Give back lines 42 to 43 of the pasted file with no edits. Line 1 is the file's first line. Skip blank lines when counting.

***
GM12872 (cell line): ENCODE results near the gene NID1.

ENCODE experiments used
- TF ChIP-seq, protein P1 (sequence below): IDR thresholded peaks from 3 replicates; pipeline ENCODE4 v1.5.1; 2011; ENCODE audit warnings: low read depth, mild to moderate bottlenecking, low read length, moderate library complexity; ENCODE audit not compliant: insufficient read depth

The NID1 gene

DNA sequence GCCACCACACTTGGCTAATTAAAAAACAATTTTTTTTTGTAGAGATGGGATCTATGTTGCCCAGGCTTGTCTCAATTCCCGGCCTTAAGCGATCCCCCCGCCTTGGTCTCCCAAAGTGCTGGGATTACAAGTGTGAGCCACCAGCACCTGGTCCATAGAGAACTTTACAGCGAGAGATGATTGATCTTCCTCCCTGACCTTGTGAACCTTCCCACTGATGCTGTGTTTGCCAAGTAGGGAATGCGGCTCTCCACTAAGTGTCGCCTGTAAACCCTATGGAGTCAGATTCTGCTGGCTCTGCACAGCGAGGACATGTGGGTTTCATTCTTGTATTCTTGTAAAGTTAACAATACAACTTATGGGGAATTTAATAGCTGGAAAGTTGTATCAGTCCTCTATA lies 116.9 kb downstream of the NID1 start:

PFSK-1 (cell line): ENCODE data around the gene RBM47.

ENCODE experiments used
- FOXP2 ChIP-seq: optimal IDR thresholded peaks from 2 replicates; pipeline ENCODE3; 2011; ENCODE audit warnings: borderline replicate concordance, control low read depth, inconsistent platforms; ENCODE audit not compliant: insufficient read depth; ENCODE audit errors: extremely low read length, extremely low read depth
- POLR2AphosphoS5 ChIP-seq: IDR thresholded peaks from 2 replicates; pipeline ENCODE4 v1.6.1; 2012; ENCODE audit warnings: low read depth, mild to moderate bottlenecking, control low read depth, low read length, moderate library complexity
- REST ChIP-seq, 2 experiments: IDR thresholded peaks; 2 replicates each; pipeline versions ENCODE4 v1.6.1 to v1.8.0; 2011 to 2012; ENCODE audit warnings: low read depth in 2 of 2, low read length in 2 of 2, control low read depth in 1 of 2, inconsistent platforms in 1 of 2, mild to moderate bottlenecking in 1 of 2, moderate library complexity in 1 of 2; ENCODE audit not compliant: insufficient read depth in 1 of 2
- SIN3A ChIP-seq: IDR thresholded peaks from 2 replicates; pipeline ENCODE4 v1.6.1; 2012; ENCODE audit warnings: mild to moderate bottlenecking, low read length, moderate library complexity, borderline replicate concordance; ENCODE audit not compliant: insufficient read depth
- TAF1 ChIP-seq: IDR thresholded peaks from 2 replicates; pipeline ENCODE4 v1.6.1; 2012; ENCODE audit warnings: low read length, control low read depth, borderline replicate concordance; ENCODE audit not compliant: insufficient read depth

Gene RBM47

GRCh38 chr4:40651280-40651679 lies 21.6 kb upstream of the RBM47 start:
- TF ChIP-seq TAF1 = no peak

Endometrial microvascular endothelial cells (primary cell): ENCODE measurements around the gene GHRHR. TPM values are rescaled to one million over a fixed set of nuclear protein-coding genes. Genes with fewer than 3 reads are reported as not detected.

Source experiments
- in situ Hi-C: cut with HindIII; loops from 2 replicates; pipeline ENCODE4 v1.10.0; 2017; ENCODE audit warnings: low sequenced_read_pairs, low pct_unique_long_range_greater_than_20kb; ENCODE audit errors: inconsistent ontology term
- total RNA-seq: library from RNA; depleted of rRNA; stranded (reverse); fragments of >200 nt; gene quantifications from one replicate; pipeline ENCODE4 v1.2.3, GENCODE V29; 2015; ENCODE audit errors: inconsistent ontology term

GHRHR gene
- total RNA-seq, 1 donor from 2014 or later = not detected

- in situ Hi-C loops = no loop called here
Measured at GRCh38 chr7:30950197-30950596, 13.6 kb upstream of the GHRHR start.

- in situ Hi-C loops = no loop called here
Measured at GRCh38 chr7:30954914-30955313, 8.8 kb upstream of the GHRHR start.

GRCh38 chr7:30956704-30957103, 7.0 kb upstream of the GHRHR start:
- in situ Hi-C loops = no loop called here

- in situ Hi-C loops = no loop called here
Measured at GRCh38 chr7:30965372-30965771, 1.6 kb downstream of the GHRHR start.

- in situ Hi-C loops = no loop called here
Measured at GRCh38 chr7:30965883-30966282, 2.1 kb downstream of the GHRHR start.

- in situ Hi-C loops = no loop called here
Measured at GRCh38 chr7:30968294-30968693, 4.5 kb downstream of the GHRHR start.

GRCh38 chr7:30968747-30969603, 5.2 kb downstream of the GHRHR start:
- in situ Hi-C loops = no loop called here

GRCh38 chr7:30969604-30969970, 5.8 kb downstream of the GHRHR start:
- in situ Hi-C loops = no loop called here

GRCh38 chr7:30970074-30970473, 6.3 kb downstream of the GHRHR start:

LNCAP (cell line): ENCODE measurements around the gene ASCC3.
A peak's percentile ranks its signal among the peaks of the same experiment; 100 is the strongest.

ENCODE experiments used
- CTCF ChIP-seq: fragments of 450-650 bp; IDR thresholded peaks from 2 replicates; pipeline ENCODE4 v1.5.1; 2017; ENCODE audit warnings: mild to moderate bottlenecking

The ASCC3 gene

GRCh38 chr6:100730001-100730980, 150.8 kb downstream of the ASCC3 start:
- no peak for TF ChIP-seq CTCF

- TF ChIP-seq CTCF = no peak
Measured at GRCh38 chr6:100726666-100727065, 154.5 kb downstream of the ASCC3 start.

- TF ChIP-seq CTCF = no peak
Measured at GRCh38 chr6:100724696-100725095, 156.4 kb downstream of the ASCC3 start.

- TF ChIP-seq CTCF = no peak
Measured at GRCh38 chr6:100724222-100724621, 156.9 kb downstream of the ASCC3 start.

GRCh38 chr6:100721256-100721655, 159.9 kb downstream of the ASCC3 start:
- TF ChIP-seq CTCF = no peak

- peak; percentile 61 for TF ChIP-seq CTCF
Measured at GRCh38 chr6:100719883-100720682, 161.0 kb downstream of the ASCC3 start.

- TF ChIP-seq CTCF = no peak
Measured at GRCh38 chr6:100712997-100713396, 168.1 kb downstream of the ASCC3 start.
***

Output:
- CTCF ChIP-seq: fragments of 450-650 bp; IDR thresholded peaks from 2 replicates; pipeline ENCODE4 v1.5.1; 2017; ENCODE audit warnings: mild to moderate bottlenecking

The ASCC3 gene